Why this Halifax filmmaker wants to make a feature film entirely in Gaelic
Iain MacLeod moves from short film to ambitious project set in Cape Breton
A Halifax filmmaker who's learning the language his ancestors spoke is using his films to show that Gaelic isn't a thing of the past.
Iain MacLeod's short film, An t-Inneal Espresso, or the Espresso Machine in English, was one of three Gaelic shorts that premiered at the FIN Atlantic International Film Festival this fall. It's a comedy about a woman desperately trying to get her expensive espresso machine back from a friend's ex-girlfriend.
Now, he has his sights set on a more ambitious project — his first feature length film entirely in Gaelic.
"The reality is that for minority languages, any kind of media representation is very valuable," MacLeod told CBC's Mainstreet. "If you can make a film in Gaelic, and start to make even a few people start to think about it in a different way, I think that's a huge thing."
But actually getting a Gaelic language film from script to screen is proving difficult.
That's partly because one of the major funders of Canadian film — Telefilm Canada — focuses on productions in English, French and Indigenous languages.
"There are millions of Canadians who don't speak English and French and that doesn't make them any less Canadian," MacLeod said. "I think if they want to tell those stories in their own languages, they should absolutely have the right to do that. Those stories are no less Canadian."
A spokesperson for Telefilm Canada said in an email that due to the number of applications the organization receives, it focuses on Canada's official languages, although projects that feature one of the official languages, plus any other language, can be submitted for consideration.
The spokesperson said there are no plans to open funding up to other languages, "though exceptions could possibly be made on a case-by-case basis if there was demonstrable audience demand."
MacLeod is still in the process of writing his feature-length film, which is based on a 2,000-year-old Irish epic about a stolen bull called the Cattle Raid of Cooley. The twist is that it will be set in modern-day Glace Bay, N.S.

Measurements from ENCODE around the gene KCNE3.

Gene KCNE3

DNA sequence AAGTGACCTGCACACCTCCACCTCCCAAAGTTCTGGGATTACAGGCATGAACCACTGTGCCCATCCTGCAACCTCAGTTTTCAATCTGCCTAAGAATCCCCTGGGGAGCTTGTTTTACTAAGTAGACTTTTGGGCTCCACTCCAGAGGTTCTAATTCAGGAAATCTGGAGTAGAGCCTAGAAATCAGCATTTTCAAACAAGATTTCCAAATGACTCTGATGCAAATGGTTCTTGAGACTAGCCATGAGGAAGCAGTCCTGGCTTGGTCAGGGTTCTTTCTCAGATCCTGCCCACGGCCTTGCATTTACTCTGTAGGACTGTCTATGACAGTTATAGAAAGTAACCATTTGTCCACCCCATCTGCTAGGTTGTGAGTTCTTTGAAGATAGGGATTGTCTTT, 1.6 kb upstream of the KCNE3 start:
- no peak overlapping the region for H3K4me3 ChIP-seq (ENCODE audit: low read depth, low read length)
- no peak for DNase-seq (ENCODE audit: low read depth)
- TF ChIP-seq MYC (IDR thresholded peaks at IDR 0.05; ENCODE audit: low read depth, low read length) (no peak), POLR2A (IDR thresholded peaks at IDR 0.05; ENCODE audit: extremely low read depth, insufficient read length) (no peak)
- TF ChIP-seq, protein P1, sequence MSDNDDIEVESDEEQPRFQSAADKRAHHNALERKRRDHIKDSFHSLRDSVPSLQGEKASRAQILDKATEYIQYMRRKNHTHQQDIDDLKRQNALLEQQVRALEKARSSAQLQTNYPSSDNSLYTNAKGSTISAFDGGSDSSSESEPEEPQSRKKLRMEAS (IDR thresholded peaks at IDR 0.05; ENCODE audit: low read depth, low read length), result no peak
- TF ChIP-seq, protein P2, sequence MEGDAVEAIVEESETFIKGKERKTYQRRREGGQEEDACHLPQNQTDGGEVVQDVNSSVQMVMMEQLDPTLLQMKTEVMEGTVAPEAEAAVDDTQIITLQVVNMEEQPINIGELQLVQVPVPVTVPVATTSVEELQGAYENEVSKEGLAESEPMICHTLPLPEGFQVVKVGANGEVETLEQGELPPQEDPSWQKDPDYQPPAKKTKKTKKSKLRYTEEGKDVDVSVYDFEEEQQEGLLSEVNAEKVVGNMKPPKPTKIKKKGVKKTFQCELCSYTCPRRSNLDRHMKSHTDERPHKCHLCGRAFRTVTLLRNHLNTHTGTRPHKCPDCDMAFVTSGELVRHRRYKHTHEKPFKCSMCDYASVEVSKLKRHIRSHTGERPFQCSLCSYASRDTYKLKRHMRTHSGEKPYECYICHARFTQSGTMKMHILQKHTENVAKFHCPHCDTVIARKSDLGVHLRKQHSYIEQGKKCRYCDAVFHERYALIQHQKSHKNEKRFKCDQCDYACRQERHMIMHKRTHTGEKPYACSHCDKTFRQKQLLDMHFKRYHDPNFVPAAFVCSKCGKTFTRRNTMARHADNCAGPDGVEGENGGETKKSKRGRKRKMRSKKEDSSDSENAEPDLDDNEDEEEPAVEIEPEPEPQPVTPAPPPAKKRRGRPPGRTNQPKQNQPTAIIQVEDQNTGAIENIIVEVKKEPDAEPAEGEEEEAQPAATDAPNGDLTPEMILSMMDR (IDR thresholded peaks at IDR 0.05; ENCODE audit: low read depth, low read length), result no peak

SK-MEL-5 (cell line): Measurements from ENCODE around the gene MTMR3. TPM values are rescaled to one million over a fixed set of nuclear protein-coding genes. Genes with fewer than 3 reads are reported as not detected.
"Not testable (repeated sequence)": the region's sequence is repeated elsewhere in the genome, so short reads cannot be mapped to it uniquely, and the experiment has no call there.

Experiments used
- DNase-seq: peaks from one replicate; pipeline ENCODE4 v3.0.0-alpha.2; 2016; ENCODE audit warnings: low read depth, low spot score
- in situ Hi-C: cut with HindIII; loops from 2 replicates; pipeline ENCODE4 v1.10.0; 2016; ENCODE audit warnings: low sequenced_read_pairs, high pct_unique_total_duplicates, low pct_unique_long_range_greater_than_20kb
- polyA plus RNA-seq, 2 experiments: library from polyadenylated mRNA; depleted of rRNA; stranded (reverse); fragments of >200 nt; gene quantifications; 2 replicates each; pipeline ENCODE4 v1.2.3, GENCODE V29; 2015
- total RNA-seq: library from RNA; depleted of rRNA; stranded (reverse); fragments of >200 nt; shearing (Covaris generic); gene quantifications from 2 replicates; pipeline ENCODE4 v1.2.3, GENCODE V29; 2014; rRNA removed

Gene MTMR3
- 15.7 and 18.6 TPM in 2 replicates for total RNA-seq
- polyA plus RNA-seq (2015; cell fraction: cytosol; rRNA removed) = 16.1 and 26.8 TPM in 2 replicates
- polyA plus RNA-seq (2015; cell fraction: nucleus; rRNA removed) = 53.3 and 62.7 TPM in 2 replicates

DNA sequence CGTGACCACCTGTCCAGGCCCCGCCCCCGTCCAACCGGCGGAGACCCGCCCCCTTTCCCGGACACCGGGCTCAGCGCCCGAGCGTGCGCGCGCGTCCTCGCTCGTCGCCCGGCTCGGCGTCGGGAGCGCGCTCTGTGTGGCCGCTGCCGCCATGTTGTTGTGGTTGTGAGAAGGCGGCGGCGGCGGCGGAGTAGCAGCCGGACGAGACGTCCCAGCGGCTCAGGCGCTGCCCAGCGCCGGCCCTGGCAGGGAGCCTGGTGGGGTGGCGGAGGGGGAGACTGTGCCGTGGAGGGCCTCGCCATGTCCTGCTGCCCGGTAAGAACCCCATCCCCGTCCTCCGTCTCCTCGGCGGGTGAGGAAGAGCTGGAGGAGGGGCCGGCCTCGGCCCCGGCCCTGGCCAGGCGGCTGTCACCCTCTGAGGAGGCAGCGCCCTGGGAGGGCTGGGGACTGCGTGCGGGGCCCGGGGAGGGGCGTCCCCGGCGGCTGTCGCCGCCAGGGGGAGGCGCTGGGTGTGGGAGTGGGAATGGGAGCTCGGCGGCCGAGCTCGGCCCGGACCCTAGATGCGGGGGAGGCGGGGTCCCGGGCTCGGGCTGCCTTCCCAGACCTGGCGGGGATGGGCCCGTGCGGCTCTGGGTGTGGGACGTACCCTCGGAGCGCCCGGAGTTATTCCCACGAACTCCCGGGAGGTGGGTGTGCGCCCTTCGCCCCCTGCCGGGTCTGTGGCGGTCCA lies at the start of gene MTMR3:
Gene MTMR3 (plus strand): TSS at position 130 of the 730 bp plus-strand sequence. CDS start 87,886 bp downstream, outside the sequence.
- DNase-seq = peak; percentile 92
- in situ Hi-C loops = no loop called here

MacLeod purposefully writes his Gaelic films in the present day to show that the language is still very much alive.
When Canada became a country in 1867, Gaelic was the third most spoken language. These days, there are between 1,000 and 2,000 Gaelic speakers in Nova Scotia of varying levels of fluency, MacLeod said.
While there are still few opportunities to use the language day-to-day, MacLeod believes that's changing.
He hopes his short film, which has English subtitles, can be used as a resource for Nova Scotians interested in learning the language.
"I think it's honouring the past but it's also acknowledging that we can't get stuck there," he said.
MacLeod met the three people he cast in An t-Inneal Espresso at Gaelic language classes, including first-time actor Colleen Lynk.
She started learning Gaelic about three years ago, and this spring spent a month living at the Gaelic College in St. Ann's on Cape Breton Island for an immersive course.
Her grandmother spoke Gaelic, but she said by the time her father was growing up, speaking the language was actively discouraged.
"There was a lot of shame from the way that they were brought up where they weren't allowed to use it in schools," she said. "So to be able to see it on the screen in such a modern context, showing that you know people can and they do use Gaelic in their everyday life today, I think that it was very impactful and I was really proud watching it."
MacLeod is still looking for funding for his feature film, and is even casting his net as far as Scotland.
In the meantime, he's travelling around the Maritimes showing audiences that it's possible to create a film that celebrates the tradition of Gaelic without keeping it stuck in the past.
An t-Inneal Espresso is playing at the Charlottetown Film Festival this weekend.
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With files from CBC's Mainstreet